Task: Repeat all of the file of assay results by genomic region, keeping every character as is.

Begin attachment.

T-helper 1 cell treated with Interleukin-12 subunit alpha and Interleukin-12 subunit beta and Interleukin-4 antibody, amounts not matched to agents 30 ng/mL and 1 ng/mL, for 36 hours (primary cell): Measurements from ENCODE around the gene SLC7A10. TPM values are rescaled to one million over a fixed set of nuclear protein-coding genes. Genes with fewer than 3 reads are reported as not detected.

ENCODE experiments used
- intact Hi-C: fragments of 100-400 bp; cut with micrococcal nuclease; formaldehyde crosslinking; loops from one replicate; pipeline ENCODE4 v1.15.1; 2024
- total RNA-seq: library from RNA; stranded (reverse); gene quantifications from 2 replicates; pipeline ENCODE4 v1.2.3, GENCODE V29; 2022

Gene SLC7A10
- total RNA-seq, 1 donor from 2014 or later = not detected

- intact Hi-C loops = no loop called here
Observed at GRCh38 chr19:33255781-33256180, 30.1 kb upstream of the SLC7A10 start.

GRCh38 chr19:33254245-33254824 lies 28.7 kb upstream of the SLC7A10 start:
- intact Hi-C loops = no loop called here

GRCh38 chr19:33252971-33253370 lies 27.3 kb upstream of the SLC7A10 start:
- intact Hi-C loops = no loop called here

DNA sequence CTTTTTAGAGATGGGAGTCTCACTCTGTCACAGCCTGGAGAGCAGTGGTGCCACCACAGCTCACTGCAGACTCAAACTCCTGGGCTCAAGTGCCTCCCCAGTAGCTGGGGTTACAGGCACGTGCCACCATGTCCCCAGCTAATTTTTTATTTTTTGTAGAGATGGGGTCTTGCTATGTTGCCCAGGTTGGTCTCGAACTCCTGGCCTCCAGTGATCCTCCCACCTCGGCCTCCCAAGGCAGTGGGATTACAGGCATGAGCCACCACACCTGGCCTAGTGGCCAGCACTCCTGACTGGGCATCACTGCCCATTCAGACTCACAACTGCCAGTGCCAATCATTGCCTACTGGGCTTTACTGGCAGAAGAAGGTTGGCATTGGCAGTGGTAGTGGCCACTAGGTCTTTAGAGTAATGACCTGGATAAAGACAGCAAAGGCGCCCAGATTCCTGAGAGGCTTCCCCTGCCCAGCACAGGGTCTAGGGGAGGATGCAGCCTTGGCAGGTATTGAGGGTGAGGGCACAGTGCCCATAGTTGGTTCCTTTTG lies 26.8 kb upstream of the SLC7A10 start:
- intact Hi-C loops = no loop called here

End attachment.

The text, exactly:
T-helper 1 cell treated with Interleukin-12 subunit alpha and Interleukin-12 subunit beta and Interleukin-4 antibody, amounts not matched to agents 30 ng/mL and 1 ng/mL, for 36 hours (primary cell): Measurements from ENCODE around the gene SLC7A10. TPM values are rescaled to one million over a fixed set of nuclear protein-coding genes. Genes with fewer than 3 reads are reported as not detected.

ENCODE experiments used
- intact Hi-C: fragments of 100-400 bp; cut with micrococcal nuclease; formaldehyde crosslinking; loops from one replicate; pipeline ENCODE4 v1.15.1; 2024
- total RNA-seq: library from RNA; stranded (reverse); gene quantifications from 2 replicates; pipeline ENCODE4 v1.2.3, GENCODE V29; 2022

Gene SLC7A10
- total RNA-seq, 1 donor from 2014 or later = not detected

- intact Hi-C loops = no loop called here
Observed at GRCh38 chr19:33255781-33256180, 30.1 kb upstream of the SLC7A10 start.

GRCh38 chr19:33254245-33254824 lies 28.7 kb upstream of the SLC7A10 start:
- intact Hi-C loops = no loop called here

GRCh38 chr19:33252971-33253370 lies 27.3 kb upstream of the SLC7A10 start:
- intact Hi-C loops = no loop called here

DNA sequence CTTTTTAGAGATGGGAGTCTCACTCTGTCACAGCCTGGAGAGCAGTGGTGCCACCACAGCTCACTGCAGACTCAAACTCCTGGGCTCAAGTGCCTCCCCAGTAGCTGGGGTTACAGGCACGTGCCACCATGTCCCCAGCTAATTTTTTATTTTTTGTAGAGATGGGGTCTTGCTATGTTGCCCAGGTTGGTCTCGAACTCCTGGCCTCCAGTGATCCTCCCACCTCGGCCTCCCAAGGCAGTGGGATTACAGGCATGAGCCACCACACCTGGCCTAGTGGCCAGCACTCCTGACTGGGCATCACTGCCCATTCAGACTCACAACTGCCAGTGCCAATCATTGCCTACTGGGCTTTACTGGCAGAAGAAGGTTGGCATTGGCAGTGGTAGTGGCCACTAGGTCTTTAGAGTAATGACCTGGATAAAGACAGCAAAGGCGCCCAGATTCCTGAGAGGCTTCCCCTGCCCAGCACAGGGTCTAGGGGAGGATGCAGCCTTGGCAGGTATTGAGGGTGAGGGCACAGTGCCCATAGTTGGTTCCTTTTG lies 26.8 kb upstream of the SLC7A10 start:
- intact Hi-C loops = no loop called here